To free your sidewalks and driveway of snow and ice after a winter storm, you’re going to want a good shovel. The right tool can clear snow faster, putting less strain on your back and arms. Over the three two years, we’ve rigorously tested more than a dozen models to find out which is worth your hard-earned buck.

Read quick info below on the best snow shovels from our testing. Then keep scrolling to find buying advice, safety tips, and in-depth reviews of these and other top-performing models.

Find the Right Shovel

Shovels come in three primary types, each designed for slightly different ways of moving snow. There are shovels built to lift, ones to push, and those made to do both. Each kind is useful to have, but if you’re looking for an all-around workhorse, choose the versatility of a combination shovel.

Many shovels have a heavy-duty polypropylene blade that won’t damage sensitive surfaces like wooden decks. Just beware, this plastic material is less effective at scraping hard-packed snow or breaking up ice, which is why some poly blades feature metal wear strips. Those are useful but still not a true replacement for a steel or aluminum blade. These metals are heavier than plastic and, in the case of steel, prone to rusting. But the trade-off can be worth it if you’re calf deep in heavy, ice-crusted snow.

You should also consider blade width and handle features. Larger blades can move more snow. This is useful for push shovels but less so if you plan to mostly lift snow. One square foot of snow can weigh between 3 and 21 pounds, depending on whether the snow is dry and light or wet and heavy. Martin Tirado, CEO of the Snow & Ice Management Association (SIMA), recommends selecting a blade that is 24 inches or less in width for traditional and combination shovels. If you want a push shovel, the blade can be even wider, he says. An ergonomically designed handle that’s bent at an angle, has a smooth curve, or outfitted with a smaller second handle to help you lift the shovel can also help reduce strain on your body by requiring less exertion of your lower back muscles.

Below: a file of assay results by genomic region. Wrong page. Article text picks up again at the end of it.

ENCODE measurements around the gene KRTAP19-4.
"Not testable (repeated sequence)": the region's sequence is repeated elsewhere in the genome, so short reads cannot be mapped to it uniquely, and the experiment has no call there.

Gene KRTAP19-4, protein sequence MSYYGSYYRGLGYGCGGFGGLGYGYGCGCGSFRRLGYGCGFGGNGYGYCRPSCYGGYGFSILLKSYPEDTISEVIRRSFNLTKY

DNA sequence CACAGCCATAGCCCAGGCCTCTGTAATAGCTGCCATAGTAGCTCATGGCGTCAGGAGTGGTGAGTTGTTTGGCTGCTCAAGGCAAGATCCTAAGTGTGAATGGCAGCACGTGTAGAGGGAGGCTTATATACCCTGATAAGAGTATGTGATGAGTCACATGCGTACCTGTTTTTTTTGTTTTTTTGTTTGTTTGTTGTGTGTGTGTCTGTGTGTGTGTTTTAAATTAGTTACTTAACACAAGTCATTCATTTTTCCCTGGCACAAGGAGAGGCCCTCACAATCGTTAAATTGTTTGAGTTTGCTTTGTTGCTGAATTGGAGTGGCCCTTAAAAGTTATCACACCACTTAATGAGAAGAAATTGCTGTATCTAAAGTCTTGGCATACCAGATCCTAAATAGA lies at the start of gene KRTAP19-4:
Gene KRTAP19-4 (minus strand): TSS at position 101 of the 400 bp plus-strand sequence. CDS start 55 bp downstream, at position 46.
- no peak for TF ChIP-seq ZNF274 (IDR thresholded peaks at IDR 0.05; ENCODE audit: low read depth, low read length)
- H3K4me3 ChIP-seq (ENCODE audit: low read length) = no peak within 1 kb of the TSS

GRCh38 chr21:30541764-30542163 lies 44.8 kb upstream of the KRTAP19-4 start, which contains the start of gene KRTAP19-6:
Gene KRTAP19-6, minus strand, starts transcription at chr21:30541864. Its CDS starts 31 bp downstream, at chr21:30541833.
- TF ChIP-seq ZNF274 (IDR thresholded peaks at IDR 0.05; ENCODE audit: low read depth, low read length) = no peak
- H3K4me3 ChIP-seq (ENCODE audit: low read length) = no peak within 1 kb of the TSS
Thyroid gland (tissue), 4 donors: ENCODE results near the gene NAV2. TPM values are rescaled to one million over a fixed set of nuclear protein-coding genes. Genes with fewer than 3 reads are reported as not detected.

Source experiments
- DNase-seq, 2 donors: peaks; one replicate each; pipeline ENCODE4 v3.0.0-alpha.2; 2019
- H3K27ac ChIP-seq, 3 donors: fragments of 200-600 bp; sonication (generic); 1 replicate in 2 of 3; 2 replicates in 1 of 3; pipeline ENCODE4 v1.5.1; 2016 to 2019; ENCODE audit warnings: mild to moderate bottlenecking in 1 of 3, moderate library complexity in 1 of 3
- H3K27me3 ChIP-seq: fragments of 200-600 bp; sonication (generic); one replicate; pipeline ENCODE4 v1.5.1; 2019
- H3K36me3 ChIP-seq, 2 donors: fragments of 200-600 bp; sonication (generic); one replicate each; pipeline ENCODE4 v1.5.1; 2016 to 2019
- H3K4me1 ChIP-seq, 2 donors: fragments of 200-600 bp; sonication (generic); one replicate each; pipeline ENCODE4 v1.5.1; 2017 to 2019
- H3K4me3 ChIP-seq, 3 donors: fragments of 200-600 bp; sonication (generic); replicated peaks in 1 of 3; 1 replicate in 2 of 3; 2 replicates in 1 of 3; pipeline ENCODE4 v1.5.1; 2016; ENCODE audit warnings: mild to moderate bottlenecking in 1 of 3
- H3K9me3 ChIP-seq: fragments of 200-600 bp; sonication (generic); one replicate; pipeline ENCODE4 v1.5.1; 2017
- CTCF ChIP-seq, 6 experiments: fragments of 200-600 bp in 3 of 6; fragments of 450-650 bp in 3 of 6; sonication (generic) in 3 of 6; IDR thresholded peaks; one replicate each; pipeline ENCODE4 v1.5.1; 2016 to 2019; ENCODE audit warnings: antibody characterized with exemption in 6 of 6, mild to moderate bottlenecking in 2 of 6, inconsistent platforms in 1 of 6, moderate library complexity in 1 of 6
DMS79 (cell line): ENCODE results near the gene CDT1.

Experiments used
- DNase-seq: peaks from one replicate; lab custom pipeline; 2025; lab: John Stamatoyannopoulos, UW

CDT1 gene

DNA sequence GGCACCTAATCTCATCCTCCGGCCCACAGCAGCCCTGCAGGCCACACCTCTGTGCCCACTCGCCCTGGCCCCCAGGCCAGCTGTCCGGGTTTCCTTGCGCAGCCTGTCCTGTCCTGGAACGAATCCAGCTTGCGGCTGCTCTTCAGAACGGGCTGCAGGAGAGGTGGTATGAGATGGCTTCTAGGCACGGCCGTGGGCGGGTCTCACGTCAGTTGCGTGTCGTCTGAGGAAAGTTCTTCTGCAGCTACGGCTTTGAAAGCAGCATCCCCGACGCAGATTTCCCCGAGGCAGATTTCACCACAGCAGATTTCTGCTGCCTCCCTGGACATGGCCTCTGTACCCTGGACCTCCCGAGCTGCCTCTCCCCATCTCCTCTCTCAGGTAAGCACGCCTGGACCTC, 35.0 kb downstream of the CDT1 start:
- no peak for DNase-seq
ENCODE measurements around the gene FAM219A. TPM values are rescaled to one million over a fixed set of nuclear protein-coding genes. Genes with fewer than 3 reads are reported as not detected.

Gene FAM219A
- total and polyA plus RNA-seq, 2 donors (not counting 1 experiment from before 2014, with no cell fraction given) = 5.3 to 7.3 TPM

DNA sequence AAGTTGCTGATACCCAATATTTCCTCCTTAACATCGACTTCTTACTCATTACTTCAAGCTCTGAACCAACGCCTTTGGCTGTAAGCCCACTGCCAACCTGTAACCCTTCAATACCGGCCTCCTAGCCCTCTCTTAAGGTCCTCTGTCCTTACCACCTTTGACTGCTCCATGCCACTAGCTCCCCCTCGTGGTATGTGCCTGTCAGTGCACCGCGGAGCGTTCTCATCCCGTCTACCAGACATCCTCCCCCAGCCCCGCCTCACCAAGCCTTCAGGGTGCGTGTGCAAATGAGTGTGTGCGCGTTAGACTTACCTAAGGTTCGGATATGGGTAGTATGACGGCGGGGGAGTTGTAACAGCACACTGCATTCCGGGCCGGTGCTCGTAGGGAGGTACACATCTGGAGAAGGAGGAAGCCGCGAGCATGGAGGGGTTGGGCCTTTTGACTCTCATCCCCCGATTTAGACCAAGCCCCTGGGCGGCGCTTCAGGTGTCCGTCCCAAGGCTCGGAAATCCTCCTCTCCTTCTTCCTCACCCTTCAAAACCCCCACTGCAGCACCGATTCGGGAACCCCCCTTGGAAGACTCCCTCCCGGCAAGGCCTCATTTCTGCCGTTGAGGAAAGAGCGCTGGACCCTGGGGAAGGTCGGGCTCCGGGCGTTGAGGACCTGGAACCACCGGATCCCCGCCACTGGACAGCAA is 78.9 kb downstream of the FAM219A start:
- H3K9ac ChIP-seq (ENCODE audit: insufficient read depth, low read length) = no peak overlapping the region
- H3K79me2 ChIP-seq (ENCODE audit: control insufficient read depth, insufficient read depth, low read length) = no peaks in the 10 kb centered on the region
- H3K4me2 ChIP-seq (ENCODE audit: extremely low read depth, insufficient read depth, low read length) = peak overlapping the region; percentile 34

Safety and Best Practices

Shoveling snow is a labor-intensive task that leads to an average of 11,500 injuries and medical emergencies and even some deaths every year, according to Nationwide Children’s Hospital researchers. “Shoveling is, in a lot of cases, like doing a heavy workout,” Tirado says. In addition to using the proper equipment, wear weather-appropriate, high-visibility clothing and high-traction snow boots. Warm up before you start clearing, and be mindful of your shoveling technique. SIMA also recommends clearing snow every few inches during storms, to keep the loads manageable, instead of waiting for it to stop falling.

Branch Creek Entry Spray

Once you’ve shoveled, cover walkways with de-icing products. Sodium chloride, or rock salt, is the most popular choice, but it’s only effective at melting ice when the temperature is above 15 degrees. Magnesium chloride works in colder temperatures but, like sodium chloride, is corrosive and can damage greenery and paved surfaces after repeated use. Instead, try Entry, a chloride-free spray that lowers the freezing point of water in temperatures as low as -63 degrees.

How We Tested